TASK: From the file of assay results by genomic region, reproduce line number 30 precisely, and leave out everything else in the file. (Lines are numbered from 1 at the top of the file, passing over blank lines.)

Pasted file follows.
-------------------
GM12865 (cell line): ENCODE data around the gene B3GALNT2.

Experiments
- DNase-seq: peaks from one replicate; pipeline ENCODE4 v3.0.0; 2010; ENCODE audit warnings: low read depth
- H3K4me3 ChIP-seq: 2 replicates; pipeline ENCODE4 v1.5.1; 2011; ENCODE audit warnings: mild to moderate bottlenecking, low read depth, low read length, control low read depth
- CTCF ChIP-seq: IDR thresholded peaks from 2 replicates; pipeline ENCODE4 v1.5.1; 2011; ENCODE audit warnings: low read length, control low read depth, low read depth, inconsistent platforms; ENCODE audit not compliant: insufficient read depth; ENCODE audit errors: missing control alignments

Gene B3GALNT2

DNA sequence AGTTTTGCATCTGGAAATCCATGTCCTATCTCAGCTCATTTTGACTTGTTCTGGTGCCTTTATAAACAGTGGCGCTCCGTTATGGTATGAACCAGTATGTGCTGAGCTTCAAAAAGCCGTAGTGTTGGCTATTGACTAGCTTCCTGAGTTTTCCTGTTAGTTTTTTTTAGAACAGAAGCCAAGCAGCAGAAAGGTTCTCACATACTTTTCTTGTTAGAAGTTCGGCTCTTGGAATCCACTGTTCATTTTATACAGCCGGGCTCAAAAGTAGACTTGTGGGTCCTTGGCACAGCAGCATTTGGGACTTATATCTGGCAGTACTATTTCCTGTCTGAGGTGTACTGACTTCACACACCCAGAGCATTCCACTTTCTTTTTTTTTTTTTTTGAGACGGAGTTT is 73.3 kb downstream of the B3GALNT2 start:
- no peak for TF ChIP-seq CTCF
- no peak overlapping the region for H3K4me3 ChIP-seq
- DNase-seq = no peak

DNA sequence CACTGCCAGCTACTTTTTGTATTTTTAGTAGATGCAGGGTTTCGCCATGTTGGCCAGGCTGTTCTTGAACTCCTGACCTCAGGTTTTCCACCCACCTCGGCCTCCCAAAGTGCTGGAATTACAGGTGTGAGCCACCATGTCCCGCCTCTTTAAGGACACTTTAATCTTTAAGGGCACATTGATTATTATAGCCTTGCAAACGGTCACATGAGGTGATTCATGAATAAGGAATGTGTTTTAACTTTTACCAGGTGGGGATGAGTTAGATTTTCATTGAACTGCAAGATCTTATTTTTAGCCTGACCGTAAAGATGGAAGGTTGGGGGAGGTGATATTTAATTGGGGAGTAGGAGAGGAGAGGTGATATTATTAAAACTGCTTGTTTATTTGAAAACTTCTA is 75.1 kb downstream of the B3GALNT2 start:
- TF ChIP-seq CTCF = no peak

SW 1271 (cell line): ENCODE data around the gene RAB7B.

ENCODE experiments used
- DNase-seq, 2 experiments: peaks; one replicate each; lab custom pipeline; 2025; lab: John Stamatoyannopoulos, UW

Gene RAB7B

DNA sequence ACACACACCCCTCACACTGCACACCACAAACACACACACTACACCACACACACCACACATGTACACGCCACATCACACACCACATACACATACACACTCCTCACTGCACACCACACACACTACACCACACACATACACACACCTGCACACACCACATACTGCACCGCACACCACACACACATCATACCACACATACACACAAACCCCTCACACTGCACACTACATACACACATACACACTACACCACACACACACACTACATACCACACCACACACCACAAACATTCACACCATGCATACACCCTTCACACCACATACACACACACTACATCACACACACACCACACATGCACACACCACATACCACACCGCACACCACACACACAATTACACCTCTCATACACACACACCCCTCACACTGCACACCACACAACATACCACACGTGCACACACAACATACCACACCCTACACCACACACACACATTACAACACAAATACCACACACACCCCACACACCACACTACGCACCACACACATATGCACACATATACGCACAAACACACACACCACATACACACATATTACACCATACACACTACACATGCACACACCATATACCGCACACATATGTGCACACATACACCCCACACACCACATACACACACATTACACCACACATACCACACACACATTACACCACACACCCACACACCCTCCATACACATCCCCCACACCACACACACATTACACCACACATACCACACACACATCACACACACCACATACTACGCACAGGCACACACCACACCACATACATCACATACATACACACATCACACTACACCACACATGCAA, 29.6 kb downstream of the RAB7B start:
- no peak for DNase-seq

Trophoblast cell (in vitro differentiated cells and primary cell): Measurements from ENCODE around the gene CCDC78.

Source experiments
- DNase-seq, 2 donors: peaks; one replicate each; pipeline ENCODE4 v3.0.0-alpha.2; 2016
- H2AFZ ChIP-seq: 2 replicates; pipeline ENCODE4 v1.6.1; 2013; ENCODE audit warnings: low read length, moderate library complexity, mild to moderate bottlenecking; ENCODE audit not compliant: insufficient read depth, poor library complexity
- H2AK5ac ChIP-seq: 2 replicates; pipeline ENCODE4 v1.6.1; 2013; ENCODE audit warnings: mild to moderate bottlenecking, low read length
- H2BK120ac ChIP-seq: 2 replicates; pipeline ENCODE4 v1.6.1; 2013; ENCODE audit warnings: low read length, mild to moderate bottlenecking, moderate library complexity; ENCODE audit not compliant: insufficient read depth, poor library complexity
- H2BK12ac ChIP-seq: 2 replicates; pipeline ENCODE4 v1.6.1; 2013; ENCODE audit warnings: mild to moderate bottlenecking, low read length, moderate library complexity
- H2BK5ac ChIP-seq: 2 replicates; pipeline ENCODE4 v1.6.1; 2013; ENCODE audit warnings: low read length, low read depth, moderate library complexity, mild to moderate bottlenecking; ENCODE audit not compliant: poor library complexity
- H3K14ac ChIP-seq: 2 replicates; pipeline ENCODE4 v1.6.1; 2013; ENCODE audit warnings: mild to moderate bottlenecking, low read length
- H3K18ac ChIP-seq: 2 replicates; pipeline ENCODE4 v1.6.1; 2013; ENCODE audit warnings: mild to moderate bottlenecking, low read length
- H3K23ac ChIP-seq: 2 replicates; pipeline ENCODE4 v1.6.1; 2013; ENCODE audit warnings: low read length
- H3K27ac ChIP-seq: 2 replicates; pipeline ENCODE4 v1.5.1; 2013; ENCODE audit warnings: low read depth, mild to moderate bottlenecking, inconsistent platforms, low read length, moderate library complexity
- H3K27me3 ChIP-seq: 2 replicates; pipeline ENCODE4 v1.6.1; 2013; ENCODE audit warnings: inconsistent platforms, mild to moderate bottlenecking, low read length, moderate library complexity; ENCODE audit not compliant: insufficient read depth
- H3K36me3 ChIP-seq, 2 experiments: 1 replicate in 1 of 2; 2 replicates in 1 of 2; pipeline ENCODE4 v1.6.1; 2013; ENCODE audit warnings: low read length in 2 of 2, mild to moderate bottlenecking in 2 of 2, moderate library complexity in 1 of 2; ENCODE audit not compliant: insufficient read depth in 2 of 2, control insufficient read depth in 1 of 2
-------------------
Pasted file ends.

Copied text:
- H3K27ac ChIP-seq: 2 replicates; pipeline ENCODE4 v1.5.1; 2013; ENCODE audit warnings: low read depth, mild to moderate bottlenecking, inconsistent platforms, low read length, moderate library complexity